I knew there were A LOT OF PHOTOS. But even I was shocked when we actually pulled everything out and started sorting and sifting through the boxes. Thankfully, Denise is a trouper and she dove right in while we made many piles around the room. We each had a scanner. She began scanning actual photos and I took on the task of scanning the slides and unending sleeves of negatives. We listened to 40’s music and talked almost non-stop. We relived memories through the eyes and faces of those staring back at us from the faded, curled-edge photos. She told me so many stories of our grandparents, aunts, uncles and cousins. I shared my recollections of stories from when I was small. We found photos of our Grandma and Grandpa I hadn’t seen since I was a child and she had never seen at all! Somehow, it was strangely comforting to breathe life into those faces, many of which are now long gone. 

Our mutual great-grandparents, Seth and Alice Dale.

Funny thing about this photo. After reaching out to most of the still-living folks who were in this picture, no one has any idea who the guy is standing in the top row, second from the left. Big mystery. Ghost, or witness protection program? Denise and I giggled about this all week…..

It took us more than five days. In all, we hand-scanned over 11,000 images. And we’re still not finished. But at least everything that is left is organized, properly marked, and stored neatly waiting for the next time we reconvene the “Dale Family Recovery Connection Society.” (I just made that up but gee, it sounds good, don’t you think?)

Of course, on her last night here we had to make a trip in the Mini Cooper to the ocean for a sunset photo despite the chilly temperatures.

Thank you, Denise. Thank you for coming and helping me get through the “photo-organization-project-undertaking-of-a-lifetime.” You made a super-tedious task not only bearable, but fun and I’m grateful our family history is now (mostly) digitized and will be able to be sorted and shared with other family members for generations to come.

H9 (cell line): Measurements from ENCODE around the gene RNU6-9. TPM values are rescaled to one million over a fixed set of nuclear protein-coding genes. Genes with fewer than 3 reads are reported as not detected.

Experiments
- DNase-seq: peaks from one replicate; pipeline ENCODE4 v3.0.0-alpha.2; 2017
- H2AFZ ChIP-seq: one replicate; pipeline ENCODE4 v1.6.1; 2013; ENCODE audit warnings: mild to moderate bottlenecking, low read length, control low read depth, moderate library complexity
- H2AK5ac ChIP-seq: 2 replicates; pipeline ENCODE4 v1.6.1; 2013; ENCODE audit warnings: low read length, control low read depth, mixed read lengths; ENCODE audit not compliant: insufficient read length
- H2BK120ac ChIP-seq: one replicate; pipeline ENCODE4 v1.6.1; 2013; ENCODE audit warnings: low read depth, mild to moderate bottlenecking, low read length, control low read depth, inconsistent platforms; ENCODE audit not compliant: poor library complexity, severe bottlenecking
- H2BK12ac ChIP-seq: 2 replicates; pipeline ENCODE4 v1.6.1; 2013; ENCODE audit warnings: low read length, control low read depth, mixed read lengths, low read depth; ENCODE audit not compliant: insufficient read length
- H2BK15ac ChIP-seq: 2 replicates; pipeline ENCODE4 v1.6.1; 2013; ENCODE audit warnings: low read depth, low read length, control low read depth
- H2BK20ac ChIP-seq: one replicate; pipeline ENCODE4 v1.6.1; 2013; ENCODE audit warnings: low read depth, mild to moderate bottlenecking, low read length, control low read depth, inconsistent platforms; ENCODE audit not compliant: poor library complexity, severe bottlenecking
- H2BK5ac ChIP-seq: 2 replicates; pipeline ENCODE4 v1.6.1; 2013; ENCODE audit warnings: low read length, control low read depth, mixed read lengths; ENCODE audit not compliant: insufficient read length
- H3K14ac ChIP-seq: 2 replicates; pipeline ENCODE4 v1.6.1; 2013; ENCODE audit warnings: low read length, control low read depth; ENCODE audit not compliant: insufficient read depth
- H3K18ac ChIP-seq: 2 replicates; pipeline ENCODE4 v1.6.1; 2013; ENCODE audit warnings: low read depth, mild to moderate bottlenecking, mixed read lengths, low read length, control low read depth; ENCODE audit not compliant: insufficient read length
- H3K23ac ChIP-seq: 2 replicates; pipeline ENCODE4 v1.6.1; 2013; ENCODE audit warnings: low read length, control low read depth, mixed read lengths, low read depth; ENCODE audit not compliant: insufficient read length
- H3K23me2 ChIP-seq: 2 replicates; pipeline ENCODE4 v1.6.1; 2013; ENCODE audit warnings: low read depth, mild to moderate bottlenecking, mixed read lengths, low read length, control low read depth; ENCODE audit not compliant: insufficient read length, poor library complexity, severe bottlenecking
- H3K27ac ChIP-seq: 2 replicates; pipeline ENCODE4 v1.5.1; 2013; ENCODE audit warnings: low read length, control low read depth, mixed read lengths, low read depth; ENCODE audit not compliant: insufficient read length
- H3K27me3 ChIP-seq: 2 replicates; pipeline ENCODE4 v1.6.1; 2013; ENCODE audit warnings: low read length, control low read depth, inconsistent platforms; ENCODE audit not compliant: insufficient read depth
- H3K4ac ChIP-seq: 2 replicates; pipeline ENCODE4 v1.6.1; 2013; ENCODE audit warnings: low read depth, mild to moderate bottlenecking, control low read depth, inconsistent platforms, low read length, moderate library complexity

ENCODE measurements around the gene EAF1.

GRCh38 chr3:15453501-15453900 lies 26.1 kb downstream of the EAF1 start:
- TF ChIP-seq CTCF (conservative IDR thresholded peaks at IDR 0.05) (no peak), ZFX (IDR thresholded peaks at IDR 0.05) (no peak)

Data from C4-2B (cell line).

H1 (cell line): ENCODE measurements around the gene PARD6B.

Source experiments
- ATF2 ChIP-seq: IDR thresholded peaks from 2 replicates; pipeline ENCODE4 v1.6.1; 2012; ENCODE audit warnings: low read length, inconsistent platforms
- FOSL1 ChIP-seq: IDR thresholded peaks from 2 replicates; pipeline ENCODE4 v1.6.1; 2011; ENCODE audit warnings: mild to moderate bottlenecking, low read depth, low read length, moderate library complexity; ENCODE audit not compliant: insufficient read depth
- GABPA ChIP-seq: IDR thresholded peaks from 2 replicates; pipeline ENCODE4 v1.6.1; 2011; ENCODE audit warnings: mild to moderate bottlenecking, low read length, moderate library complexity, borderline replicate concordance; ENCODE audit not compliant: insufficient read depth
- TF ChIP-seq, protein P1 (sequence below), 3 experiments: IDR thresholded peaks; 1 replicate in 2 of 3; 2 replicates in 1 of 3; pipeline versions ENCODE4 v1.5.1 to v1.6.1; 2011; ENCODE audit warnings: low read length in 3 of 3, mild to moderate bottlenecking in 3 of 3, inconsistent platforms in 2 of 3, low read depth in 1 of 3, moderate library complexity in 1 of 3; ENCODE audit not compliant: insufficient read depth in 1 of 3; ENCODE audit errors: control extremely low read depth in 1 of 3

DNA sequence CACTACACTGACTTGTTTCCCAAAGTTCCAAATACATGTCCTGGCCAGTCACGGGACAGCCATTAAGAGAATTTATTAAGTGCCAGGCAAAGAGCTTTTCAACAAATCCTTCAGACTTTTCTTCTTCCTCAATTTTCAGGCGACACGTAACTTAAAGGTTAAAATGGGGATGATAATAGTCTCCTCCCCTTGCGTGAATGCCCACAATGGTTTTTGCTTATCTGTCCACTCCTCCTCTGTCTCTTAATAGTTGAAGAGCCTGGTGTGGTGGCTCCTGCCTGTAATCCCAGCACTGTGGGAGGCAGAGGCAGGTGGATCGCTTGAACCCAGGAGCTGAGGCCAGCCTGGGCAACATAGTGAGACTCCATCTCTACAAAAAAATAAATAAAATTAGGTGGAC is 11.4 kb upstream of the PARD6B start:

Love you, ‘Cuz.


  1. Thank you for sharing. I love to see old photos and to look at how we dressed at different times in our lives. Such fun memories.

  2. What an amazing experience you have had. I hung in every word because your family was like my own.
    I even received cherished pictures you passed along.

  3. That’s amazing, and wonderful to have much of the work done! Now can you and Denise come to my house? I promise I don’t have 11,000, and I’ll help! 😉

  4. I’m always envious of wonderful family experiences. I grew up as in only child after having been adopted by my maternal grandfather. I have half sisters and brothers but don’t have strong relationships with them. Poor pitiful me – NOT! I have wonderful friends who fill that need for me.

  5. That is amazing!!! 11,000 photos! And what a great way to make it fun – make it an event with a family member!!! What kind of scanner did you use?

  6. How lovely to have someone in the family who does all the historical digging. My brother has been doing that for over 40 years for numerous sides of our family, as well as his wife’s side. Having that information somewhere is vital to families- stories and photos are our treasured connections with our ancestors. My brother Nick has managed to go back to the English aristocracy in the 1500’s, as well as finding people from the opposite end of the social scale elsewhere! ? And he’s also done the DNA testing and has found new relatives all over the world!

    What a wonderful time for you and Denise! You’re obviously so at one with each other, and being able to relive your childhoods in such a lovely way is a time to treasure always.

  7. It was wonderful that you and Dee finally got together. The pictures were wonderful and hard to remember those little girls, but the fun times are just beginning.
    Aunt Ginny Pinny